If an AVM is untreated - there is nothing you can do to minimise risk but you should know that there is nothing that you can do that would maximise risk except with inappropriate medications or some chiropractic adjustments that would send a rush of blood into the brain, particularly as your wife’s AVM is deep brain and as such is quite protected.
As I said earlier the consequences of a rupture will vary considerably depending on the amount of blood released and the location where the blood flows.
If your wife has reached the age of 40, with an incidental find of the AVM and has had no symptoms then her AVM may be quite stable and may never rupture.
The risk of treatment is always weighed against the risk of rupture with one outweighing the other and thus deciding the course of action recommended. Treatment can carry small to potentially very serious risks.
If you are unsure then I would recommend a second opinion but sometimes they really are just best left alone, particularly when found later in life (40 is late for an AVM discovery) and with no symptoms.

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@jquiceno

Hello! Welcome to avmsurvivors!

I feel the other guys have probably frightened you to bits. I’m going to try to take you a different way. The truth is, everything depends on your wife’s specific situation, so we can only share knowledge we have about what has happened to us or what we have read about ourselves.

I think the first question to ask your neurosurgeon is why they are recommending “leave it alone”. I suspect it is because being a large AVM, deep in the brain, it may be more damaging or more likely to do damage by trying to operate on it than to leave it where it is. So, ask that question. The objective of any surgery or intervention is to give your wife a better outcome than the AVM being there but it isn’t always better to tamper.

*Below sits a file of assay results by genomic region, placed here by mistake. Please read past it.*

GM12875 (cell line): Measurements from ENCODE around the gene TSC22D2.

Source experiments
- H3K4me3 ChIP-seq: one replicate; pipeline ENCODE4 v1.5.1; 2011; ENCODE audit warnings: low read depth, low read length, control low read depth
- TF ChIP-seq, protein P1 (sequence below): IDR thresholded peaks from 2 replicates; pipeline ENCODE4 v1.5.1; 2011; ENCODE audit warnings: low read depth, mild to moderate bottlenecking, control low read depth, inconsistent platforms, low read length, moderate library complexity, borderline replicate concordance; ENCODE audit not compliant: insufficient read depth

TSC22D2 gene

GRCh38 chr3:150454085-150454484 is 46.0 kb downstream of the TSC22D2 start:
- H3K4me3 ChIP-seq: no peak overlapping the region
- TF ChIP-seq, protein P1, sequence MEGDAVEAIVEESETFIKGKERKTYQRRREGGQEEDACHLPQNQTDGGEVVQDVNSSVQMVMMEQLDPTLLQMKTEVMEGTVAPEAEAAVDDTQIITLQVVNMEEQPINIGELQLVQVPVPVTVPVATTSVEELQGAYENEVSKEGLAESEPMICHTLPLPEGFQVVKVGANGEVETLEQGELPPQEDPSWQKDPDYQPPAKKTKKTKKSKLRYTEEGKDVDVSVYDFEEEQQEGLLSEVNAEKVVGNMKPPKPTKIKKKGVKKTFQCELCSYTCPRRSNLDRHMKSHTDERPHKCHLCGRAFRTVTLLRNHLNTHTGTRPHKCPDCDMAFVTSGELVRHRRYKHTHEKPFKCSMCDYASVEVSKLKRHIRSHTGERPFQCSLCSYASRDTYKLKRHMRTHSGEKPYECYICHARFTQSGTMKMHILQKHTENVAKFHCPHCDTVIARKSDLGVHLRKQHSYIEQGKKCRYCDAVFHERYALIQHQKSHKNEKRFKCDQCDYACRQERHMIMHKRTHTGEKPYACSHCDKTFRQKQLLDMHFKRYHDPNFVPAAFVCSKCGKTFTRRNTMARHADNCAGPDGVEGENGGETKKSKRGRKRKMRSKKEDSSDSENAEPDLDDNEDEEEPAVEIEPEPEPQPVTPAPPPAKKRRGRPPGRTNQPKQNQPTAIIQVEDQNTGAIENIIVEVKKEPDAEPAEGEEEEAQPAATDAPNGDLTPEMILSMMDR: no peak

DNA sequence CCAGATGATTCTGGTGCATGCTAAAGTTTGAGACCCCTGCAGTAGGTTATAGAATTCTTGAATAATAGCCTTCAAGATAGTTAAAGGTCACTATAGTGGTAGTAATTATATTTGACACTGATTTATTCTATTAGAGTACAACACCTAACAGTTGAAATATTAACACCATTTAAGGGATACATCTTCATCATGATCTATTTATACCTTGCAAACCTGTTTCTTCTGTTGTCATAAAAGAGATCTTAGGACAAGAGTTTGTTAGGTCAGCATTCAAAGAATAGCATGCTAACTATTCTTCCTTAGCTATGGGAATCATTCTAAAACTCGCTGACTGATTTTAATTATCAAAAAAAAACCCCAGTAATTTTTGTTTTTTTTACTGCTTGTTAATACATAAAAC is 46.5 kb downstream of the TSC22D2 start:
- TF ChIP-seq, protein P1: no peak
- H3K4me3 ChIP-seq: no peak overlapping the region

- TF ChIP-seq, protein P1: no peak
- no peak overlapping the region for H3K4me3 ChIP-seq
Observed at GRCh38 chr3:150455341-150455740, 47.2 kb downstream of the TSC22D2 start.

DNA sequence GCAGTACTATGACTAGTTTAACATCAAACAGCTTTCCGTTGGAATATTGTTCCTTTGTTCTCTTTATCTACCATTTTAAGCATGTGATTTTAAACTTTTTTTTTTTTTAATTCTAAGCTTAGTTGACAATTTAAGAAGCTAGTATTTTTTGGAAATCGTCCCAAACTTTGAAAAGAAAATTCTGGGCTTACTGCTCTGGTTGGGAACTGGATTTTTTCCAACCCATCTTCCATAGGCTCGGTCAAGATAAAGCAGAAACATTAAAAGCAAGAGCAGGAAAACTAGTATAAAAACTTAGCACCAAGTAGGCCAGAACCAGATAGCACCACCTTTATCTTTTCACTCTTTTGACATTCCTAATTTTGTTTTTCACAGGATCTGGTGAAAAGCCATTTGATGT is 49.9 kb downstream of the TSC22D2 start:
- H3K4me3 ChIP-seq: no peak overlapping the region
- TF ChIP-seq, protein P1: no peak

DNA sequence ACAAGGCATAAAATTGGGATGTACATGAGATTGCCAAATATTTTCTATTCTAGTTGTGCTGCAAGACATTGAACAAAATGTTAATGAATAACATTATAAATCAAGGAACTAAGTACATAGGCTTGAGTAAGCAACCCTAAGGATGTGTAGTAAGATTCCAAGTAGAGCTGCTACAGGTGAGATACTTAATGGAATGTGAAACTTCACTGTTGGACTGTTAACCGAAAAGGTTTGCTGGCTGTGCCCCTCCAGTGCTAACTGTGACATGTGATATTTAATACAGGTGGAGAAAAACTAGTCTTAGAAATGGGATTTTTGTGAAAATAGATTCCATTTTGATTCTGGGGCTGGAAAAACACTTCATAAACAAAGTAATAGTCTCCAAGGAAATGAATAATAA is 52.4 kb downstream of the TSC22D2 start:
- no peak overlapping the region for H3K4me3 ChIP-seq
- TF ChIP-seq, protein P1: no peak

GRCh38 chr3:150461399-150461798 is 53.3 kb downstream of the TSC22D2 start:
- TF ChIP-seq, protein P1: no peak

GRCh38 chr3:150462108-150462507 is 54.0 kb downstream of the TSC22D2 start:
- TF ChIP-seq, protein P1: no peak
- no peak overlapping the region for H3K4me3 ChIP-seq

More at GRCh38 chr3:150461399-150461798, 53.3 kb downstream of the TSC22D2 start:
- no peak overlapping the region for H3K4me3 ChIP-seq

@randombeggar has pointed you to the ARUBA study. While that study was not perfect, it did conclude that surgery is not always going to make a difference. (That’s my reading of it, anyway) so while we like to believe in surgery as an answer, it isn’t always.

You could seek a second opinion. Often different doctors or practices take a different view on these things, so getting a second opinion is definitely worthwhile. Equally, while detecting an AVM is a frightening and important discovery, it isn’t necessarily urgent. The AVM will have almost certainly been there for the whole of your wife’s life and it hasn’t bled so far, so while stats indicate an increased risk over time, it doesn’t mean that life stops this year. No.